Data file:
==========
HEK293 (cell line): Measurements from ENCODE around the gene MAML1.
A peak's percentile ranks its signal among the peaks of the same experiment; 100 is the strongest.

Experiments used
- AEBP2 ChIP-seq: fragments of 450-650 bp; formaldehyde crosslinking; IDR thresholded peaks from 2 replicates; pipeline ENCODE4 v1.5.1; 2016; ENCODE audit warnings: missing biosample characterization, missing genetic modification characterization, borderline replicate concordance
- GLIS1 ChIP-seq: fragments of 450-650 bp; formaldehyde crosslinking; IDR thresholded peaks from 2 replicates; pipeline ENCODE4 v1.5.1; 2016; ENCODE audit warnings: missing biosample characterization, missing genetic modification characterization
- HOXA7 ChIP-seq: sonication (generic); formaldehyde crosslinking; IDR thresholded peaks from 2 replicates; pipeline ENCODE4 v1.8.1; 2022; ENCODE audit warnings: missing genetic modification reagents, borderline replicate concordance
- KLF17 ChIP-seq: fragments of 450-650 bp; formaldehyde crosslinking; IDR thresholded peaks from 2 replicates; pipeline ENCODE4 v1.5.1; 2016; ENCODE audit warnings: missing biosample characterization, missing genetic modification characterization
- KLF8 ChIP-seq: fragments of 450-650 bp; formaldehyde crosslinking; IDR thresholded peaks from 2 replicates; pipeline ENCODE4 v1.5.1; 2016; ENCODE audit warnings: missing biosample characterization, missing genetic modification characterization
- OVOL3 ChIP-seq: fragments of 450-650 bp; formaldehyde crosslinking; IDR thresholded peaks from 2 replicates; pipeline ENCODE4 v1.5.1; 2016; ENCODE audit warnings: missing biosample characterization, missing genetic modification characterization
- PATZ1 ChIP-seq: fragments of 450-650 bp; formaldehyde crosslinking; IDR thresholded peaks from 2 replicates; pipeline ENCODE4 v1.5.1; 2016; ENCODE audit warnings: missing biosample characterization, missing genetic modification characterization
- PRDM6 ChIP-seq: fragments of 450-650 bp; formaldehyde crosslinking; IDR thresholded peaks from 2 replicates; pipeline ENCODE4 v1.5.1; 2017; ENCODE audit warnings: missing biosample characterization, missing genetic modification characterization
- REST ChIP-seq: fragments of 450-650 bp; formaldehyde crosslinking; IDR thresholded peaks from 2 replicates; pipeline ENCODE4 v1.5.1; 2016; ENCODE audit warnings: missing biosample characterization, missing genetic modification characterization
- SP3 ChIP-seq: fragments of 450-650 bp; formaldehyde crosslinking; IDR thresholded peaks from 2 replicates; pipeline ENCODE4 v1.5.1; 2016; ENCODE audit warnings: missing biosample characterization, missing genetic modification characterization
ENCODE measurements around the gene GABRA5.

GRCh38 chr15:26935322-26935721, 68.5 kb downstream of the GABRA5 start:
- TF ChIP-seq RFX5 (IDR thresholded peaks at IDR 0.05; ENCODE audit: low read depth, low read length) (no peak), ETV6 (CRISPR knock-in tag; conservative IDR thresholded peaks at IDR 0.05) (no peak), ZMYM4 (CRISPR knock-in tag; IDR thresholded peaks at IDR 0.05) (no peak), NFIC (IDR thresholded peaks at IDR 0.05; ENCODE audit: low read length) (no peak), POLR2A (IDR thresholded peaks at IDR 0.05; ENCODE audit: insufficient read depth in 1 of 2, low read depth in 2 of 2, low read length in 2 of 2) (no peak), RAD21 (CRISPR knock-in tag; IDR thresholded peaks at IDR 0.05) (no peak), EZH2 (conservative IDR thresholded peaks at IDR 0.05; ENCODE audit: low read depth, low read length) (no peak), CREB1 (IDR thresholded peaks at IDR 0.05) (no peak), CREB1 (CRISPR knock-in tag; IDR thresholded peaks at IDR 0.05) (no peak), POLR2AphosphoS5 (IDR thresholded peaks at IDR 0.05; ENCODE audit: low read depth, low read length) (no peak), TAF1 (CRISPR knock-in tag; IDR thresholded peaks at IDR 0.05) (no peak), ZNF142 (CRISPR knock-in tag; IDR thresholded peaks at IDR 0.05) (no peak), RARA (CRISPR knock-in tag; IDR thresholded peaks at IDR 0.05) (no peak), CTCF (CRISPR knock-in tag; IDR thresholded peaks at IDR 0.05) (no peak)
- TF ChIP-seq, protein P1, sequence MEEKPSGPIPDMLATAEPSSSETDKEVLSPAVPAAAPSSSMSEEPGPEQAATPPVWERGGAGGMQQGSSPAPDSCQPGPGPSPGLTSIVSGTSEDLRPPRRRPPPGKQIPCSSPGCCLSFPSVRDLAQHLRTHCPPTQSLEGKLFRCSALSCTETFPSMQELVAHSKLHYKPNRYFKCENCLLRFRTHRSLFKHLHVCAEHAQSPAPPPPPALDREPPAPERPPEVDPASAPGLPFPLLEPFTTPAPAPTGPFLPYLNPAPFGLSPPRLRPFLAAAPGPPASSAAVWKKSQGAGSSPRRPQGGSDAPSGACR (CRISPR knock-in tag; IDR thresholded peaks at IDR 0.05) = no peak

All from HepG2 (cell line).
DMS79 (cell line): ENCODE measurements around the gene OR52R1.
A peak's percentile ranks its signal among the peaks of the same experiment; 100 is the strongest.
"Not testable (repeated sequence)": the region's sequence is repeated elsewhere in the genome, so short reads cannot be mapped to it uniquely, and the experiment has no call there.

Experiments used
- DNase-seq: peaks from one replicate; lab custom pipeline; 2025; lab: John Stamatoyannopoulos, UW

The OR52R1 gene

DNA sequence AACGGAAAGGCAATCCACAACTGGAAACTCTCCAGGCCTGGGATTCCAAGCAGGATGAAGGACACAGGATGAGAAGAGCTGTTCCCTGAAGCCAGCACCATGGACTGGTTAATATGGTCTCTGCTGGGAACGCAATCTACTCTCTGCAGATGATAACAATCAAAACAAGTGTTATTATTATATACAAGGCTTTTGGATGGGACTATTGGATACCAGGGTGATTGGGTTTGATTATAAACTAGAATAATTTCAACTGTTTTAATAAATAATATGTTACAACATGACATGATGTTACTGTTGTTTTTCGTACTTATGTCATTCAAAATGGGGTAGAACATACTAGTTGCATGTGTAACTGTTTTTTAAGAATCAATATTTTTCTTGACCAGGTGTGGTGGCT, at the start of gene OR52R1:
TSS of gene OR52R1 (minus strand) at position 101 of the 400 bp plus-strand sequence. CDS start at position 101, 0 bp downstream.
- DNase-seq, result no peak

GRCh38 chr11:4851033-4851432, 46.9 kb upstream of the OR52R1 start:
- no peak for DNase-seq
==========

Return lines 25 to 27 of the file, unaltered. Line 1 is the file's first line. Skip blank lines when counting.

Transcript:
DNA sequence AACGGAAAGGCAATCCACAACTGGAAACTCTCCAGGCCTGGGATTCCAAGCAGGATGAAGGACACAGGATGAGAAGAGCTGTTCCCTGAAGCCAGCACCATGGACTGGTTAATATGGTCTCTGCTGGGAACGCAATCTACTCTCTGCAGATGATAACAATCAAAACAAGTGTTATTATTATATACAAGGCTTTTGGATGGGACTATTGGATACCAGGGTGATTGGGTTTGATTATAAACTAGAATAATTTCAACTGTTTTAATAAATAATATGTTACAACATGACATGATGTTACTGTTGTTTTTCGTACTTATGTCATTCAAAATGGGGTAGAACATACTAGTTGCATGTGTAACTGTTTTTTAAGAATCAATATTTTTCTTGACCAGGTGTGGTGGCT, at the start of gene OR52R1:
TSS of gene OR52R1 (minus strand) at position 101 of the 400 bp plus-strand sequence. CDS start at position 101, 0 bp downstream.
- DNase-seq, result no peak